Mortgage Standards Were Much More Relaxed Back Then
During the lead-up to the housing crisis, it was much easier to get a home loan than it is today. Running up to 2006, banks were creating artificial demand by lowering lending standards and making it easy for just about anyone to qualify for a home loan or refinance their current home.
Back then, lending institutions took on much greater risk in both the person and the mortgage products offered. That led to mass defaults, foreclosures, and falling prices. Today, things are different, and purchasers face much higher standards from mortgage companies.
The graph below uses Mortgage Credit Availability Index (MCAI) data from the Mortgage Bankers Association (MBA) to help tell this story. In that index, the higher the number, the easier it is to get a mortgage. The lower the number, the harder it is. In the latest report, the index fell by 5.4%, indicating standards are tightening.
This graph also shows just how different things are today compared to the spike in credit availability leading up to the crash. Tighter lending standards over the past 14 years have helped prevent a scenario that would lead to a wave of foreclosures like the last time.
The Foreclosure Volume Is Nothing Like It Was During the Crash
Another difference is the number of homeowners that were facing foreclosure after the housing bubble burst. Foreclosure activity has been lower since the crash, largely because buyers today are more qualified and less likely to default on their loans. The graph below uses data from ATTOM Data Solutions to help paint the picture of how different things are this time:
Not to mention, homeowners today have options they just didn’t have in the housing crisis when so many people owed more on their mortgages than their homes were worth. Today, many homeowners are equity rich. That equity comes, in large part, from the way home prices have appreciated over time. According to CoreLogic:
“The total average equity per borrower has now reached almost $300,000, the highest in the data series.”
Rick Sharga, Executive VP of Market Intelligence at ATTOM Data, explains the impact this has:
“Very few of the properties entering the foreclosure process have reverted to the lender at the end of the foreclosure. . . . We believe that this may be an indication that borrowers are leveraging their equity and selling their homes rather than risking the loss of their equity in a foreclosure auction.”
This goes to show homeowners are in a completely different position this time. For those facing challenges today, many have the option to use their equity to sell their house and avoid the foreclosure process.
If you’re concerned we’re making the same mistakes that led to the housing crash, the graphs above should help alleviate your fears. Concrete data and expert insights clearly show why this is nothing like the last time.
As the housing market cools in response to the dramatic rise in mortgage rates, home price appreciation is cooling as well. And if you’re following along with headlines in the media, you’re probably seeing a wide range of opinions calling for everything from falling home prices to ongoing appreciation. But what’s true? What’s most likely to happen moving forward?
While opinions differ, the most likely outcome is we’ll fall somewhere in the middle of slight appreciation and slight depreciation. Here’s a look at the latest expert projections so you have the best information possible today.
What the Experts Are Saying About Home Prices Next Year
The graph below shows the most up-to-date forecasts from five experts in the housing industry. These are the experts that have most recently updated their projections based on current market trends:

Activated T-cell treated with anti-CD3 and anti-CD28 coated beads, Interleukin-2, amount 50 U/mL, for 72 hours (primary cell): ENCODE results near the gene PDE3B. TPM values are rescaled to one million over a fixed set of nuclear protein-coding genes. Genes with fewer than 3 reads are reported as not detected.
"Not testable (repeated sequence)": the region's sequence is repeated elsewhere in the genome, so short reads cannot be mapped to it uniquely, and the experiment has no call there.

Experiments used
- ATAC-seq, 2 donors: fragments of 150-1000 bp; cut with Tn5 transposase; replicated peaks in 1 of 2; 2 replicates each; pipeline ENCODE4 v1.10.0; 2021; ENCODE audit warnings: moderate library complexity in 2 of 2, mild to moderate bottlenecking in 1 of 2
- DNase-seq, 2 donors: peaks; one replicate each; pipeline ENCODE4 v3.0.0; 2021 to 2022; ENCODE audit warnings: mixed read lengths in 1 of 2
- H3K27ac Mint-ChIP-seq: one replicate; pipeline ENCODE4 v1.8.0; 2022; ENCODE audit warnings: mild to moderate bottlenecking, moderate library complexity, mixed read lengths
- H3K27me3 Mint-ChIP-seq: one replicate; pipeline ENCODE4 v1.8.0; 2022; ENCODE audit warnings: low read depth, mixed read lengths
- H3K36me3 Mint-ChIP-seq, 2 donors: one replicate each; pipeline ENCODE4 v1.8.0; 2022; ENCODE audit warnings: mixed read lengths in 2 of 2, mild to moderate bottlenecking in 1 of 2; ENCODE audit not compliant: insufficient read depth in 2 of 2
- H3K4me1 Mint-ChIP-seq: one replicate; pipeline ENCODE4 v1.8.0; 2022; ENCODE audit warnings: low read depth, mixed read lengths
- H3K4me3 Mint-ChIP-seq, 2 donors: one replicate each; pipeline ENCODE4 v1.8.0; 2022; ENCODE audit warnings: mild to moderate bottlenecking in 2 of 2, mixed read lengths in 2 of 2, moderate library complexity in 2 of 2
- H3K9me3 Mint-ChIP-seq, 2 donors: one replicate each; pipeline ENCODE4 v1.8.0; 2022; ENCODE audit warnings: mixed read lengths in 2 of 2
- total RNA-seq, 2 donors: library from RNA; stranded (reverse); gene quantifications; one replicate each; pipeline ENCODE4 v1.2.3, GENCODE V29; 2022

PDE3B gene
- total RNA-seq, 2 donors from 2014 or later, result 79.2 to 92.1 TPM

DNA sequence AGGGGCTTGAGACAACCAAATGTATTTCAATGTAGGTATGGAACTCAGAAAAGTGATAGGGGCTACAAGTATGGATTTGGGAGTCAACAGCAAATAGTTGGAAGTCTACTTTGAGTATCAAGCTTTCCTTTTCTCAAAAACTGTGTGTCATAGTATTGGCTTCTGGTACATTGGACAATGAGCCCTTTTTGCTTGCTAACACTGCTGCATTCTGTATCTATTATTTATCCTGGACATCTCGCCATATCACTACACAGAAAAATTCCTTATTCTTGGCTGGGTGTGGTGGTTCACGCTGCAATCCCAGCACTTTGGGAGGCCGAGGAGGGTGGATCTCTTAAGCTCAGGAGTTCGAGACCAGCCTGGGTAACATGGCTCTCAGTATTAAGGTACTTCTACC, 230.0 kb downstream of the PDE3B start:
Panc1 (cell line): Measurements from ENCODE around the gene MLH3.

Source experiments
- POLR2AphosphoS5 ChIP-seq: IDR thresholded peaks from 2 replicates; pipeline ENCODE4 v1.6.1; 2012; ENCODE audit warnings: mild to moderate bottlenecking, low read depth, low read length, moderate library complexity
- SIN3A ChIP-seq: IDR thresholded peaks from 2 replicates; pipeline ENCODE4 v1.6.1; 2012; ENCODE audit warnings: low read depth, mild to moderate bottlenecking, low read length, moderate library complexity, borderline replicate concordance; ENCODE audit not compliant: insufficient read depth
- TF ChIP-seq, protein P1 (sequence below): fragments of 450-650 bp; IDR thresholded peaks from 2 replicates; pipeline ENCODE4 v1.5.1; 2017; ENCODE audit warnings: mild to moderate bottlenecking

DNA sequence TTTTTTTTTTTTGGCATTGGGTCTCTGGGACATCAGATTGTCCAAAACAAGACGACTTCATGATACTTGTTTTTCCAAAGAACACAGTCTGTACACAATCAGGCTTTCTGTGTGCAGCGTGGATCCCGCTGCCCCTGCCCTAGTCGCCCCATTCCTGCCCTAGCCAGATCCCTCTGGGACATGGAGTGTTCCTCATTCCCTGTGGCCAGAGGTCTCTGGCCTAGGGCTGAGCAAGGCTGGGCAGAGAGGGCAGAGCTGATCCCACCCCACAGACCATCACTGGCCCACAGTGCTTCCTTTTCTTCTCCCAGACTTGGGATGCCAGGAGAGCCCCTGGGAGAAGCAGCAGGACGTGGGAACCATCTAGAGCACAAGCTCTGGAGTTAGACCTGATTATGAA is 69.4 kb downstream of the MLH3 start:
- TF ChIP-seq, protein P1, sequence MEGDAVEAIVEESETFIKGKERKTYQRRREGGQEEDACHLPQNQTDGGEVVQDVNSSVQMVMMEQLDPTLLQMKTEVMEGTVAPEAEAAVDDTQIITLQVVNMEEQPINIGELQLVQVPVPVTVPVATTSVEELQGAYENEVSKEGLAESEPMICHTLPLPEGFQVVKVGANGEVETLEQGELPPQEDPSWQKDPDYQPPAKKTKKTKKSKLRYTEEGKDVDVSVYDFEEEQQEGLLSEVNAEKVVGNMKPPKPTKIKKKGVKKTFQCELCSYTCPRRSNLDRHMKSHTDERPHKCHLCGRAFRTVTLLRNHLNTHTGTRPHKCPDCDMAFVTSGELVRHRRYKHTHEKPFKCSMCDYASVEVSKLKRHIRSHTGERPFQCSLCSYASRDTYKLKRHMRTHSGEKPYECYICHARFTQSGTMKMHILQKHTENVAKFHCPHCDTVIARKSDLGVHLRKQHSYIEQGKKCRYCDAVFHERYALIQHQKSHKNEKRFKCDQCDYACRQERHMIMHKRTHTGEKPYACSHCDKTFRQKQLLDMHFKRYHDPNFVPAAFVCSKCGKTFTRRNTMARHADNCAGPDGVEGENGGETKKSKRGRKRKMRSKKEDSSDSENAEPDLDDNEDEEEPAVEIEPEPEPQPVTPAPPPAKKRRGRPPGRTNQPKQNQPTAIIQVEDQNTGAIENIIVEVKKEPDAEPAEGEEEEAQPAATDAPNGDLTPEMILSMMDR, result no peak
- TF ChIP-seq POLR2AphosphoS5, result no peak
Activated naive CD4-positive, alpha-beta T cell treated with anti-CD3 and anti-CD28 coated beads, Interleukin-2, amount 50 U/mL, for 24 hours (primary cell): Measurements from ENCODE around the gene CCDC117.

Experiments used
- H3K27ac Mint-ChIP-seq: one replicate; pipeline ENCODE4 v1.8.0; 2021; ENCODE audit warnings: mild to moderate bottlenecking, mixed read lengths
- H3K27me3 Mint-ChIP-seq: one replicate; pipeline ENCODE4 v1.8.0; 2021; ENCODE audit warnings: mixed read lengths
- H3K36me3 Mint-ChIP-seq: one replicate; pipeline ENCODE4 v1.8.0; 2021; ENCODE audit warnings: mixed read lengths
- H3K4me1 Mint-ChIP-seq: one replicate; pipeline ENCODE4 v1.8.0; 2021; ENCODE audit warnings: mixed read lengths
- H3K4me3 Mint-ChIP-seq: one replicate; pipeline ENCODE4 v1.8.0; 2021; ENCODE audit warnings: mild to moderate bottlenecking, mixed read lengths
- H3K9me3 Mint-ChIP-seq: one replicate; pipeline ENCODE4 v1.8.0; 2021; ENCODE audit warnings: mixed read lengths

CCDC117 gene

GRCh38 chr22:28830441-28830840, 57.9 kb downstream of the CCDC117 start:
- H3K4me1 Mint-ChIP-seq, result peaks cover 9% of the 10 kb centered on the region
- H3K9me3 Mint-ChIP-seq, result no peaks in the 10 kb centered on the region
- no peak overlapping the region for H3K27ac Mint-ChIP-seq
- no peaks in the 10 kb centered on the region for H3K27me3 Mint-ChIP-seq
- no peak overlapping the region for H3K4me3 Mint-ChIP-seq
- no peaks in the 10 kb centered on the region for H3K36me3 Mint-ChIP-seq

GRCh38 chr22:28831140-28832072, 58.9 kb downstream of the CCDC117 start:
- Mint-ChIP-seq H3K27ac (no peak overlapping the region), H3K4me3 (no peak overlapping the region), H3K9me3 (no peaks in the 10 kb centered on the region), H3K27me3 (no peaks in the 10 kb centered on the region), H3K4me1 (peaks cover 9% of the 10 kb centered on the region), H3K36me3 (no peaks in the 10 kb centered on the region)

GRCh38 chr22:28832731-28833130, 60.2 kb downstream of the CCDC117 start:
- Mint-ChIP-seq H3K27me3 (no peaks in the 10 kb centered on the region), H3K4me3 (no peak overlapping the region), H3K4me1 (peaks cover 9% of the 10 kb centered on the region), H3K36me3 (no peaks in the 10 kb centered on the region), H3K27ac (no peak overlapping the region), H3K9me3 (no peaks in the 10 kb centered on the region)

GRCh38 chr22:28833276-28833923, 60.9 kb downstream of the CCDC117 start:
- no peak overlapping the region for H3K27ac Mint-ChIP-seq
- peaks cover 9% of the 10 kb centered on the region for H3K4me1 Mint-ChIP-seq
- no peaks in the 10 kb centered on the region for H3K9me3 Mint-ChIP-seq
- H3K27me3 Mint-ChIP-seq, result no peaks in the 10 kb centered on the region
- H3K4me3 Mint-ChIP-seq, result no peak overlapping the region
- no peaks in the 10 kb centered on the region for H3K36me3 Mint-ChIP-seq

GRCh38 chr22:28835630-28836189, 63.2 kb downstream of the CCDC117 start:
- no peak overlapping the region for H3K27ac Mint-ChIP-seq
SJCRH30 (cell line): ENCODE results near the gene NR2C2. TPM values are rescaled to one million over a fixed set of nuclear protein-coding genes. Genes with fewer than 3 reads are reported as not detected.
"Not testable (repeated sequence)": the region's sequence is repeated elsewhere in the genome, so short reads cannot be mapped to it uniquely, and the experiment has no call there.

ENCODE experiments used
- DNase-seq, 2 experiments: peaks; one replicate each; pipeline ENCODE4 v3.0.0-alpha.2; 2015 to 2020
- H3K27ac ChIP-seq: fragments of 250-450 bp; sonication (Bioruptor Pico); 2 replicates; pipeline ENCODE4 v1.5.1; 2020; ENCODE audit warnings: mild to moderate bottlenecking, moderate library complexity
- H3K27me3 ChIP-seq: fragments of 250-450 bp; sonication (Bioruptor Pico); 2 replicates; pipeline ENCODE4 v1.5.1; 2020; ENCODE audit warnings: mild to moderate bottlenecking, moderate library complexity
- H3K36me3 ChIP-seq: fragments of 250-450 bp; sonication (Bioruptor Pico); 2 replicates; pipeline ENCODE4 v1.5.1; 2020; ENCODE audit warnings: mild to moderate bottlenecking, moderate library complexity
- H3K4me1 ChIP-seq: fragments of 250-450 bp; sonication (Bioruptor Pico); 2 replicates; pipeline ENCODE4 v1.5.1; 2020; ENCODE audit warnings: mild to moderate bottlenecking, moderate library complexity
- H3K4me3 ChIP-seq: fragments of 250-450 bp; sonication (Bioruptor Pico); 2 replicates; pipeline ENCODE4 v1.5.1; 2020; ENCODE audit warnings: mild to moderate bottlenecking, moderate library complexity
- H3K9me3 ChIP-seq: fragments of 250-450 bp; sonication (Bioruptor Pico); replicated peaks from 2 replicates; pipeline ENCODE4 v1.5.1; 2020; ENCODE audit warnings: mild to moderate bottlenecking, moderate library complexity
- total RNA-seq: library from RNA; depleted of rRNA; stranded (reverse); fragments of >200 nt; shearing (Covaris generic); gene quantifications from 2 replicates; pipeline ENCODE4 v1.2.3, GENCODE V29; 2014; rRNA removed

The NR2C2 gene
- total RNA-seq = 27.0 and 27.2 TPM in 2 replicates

As the graph shows, the three blue bars represent experts calling for ongoing home price appreciation, just at a more moderate rate than recent years. The red bars on the graph are experts calling for home price depreciation.
While there isn’t a clear consensus, if you take the average (shown in green) of all five of these forecasts, the most likely outcome is, nationally, home price appreciation will be fairly flat next year.
What Does This Mean?
Basically, experts are divided on what’s ahead for 2023. Home prices will likely depreciate slightly in some markets and will continue to gain ground in others. It all depends on the conditions in your local market, like how overheated that market was in recent years, current inventory levels, buyer demand, and more.
The good news is home prices are expected to return to more normal levels of appreciation rather quickly. The latest forecast from Wells Fargo shows that, while they feel prices will fall in 2023, they think prices will recover and net positive in 2024. That forecast calls for 3.1% appreciation in 2024, which is a number much more in line with the long-term average of 4% annual appreciation.
And the Home Price Expectation Survey (HPES) from Pulsenomics, a poll of over one hundred industry experts, also calls for ongoing appreciation of roughly 2.6 to 4% from 2024-2026. This goes to show, even if prices decline slightly next year, it’s not expected to be a lasting trend.
As Jason Lewris, Co-Founder and Chief Data Officer for Parcl,says:
“In the absence of trustworthy, up-to-date information, real estate decisions are increasingly being driven by fear, uncertainty, and doubt.”
Don’t let fear or uncertainty change your plans. If you’re unsure about where prices are headed or how to make sense of what’s going on in today’s housing market, reach out to a local real estate professional for the guidance you need each step of the way.
The housing market is rapidly changing from the peak frenzy it saw over the past two years. That means you probably have questions about what your best move is if you’re thinking of buying or selling this fall.
To help you make a confident decision, lean on the professionals for insights. Here are a few things experts are saying about the fall housing market.
“This fall, a more moderate pace of home selling, more listings to choose from, and softening price growth will provide some breathing room for buyers searching for a home during what is typically the best time to buy a home.”
“For homeowners deciding whether to make a move this year,remember that listing prices – while lower than a few months ago – remain higher than in prior years, so you’re still likely to find opportunities to cash-in on record-high levels of equity, particularly if you’ve owned your home for a longer period of time.”